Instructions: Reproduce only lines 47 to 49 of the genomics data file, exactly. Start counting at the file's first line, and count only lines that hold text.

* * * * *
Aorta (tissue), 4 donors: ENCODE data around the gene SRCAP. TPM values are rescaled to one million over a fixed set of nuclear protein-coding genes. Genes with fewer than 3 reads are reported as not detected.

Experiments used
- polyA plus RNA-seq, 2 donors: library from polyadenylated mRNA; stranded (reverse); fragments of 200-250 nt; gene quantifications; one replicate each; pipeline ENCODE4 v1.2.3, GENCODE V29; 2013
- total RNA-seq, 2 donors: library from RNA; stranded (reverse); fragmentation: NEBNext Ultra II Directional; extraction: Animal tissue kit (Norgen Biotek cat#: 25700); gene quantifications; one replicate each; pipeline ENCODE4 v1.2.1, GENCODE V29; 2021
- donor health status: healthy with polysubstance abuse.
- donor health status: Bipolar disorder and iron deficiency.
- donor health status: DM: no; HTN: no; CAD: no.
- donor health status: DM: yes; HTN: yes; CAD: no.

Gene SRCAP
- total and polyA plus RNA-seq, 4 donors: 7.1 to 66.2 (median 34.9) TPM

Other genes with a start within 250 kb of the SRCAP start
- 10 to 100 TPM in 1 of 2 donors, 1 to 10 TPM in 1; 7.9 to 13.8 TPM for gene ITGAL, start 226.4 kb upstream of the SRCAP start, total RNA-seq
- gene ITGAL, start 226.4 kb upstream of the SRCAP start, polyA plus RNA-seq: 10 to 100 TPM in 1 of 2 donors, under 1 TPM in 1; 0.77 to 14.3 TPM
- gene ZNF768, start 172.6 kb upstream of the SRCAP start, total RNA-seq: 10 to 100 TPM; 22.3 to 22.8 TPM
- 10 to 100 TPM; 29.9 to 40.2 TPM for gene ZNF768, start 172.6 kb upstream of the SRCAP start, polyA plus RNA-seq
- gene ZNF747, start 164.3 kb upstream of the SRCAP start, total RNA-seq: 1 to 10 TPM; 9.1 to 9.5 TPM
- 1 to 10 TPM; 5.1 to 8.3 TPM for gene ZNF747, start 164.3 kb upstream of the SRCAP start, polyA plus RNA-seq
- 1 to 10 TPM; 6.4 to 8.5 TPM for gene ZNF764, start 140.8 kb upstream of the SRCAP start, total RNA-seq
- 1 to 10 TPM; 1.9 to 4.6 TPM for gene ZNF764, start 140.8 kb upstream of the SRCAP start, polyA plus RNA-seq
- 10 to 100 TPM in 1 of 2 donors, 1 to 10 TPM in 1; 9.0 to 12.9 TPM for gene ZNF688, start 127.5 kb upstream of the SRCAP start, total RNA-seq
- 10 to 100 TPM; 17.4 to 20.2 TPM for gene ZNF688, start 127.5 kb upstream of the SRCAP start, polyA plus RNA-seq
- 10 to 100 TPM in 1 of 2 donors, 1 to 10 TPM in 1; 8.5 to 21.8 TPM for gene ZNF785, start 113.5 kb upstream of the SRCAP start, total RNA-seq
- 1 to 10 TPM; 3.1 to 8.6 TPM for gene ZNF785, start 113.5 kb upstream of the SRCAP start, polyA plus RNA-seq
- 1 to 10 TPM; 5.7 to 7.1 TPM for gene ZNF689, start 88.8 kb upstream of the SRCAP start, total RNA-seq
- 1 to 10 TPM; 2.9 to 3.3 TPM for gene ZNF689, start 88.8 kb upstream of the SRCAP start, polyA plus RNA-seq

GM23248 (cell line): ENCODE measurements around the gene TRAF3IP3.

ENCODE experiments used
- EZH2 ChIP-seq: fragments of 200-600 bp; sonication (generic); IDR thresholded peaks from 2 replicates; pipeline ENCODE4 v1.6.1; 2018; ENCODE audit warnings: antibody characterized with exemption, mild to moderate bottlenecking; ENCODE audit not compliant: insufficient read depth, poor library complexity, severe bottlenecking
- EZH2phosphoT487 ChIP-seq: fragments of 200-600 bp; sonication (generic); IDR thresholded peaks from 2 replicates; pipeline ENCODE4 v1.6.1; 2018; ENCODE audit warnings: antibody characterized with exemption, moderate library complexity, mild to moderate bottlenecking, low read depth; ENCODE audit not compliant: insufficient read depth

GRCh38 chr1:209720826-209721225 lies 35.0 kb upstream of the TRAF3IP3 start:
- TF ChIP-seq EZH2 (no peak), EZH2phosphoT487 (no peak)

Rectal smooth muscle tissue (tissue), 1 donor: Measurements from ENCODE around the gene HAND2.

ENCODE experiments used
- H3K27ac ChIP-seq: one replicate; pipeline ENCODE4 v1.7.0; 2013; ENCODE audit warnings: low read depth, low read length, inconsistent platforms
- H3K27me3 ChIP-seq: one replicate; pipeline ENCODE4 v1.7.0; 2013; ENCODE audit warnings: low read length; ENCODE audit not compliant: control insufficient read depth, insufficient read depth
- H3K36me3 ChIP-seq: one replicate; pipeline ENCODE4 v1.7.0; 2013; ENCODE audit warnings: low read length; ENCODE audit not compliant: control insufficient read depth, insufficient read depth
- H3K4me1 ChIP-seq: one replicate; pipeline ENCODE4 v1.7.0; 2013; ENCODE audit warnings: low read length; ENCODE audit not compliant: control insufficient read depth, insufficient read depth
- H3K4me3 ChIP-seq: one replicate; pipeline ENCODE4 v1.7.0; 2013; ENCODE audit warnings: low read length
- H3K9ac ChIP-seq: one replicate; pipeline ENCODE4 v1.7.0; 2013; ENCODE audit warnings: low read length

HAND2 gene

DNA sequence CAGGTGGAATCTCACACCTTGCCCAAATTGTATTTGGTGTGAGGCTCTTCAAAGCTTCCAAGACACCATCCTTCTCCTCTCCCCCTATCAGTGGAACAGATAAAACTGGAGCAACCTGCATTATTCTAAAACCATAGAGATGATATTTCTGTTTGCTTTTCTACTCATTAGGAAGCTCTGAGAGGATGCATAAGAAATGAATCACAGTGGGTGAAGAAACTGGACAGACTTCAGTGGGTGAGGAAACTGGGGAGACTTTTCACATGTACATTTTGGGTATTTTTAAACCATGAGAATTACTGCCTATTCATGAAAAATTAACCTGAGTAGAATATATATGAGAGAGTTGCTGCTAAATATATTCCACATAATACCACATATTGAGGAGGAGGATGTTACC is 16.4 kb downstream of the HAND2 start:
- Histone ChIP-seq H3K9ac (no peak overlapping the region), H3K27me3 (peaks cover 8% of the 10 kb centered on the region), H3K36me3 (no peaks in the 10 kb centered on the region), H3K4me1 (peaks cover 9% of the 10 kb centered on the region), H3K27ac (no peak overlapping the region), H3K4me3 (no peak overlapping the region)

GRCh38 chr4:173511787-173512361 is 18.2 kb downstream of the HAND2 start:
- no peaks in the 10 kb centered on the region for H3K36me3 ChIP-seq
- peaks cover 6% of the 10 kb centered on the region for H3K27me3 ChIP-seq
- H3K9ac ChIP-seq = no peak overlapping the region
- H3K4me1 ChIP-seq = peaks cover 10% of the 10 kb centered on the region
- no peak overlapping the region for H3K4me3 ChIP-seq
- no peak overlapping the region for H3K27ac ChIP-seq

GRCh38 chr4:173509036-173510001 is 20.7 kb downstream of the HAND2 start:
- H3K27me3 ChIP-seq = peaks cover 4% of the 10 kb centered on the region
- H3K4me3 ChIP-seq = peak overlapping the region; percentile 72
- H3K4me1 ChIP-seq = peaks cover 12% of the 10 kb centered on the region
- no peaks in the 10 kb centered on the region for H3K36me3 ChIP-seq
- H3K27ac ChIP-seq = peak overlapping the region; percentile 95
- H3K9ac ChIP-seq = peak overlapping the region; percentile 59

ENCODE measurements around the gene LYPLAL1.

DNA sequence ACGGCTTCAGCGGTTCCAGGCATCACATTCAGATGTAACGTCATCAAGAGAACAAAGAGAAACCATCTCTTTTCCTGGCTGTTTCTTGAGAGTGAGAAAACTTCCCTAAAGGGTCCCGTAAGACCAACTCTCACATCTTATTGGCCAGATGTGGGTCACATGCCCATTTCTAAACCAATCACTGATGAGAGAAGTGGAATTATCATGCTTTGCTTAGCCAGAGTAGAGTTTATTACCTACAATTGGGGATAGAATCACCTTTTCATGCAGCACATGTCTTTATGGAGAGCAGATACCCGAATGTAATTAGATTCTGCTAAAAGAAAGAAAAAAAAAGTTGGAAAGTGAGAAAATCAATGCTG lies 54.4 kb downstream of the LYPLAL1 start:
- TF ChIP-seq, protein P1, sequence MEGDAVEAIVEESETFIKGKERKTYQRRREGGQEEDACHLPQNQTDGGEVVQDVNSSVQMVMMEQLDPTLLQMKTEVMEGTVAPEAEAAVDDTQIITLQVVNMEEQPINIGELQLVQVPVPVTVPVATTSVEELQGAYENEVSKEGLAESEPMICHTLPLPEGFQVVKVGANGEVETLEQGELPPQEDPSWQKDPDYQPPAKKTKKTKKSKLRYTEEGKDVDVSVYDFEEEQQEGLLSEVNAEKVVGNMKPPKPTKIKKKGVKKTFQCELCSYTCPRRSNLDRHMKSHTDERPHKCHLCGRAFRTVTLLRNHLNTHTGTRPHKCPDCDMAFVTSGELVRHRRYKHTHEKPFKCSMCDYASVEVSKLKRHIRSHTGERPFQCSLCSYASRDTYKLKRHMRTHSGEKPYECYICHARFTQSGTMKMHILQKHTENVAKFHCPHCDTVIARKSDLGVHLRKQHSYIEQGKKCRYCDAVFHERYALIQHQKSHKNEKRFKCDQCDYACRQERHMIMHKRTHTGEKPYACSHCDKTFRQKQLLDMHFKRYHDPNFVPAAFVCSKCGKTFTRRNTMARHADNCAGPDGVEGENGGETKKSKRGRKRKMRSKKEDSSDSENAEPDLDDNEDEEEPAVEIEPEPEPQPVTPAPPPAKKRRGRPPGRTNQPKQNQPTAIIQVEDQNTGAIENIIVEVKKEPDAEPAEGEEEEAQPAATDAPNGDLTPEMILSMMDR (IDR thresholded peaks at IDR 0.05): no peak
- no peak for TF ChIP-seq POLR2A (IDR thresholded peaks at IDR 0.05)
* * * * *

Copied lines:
- H3K4me1 ChIP-seq = peaks cover 10% of the 10 kb centered on the region
- no peak overlapping the region for H3K4me3 ChIP-seq
- no peak overlapping the region for H3K27ac ChIP-seq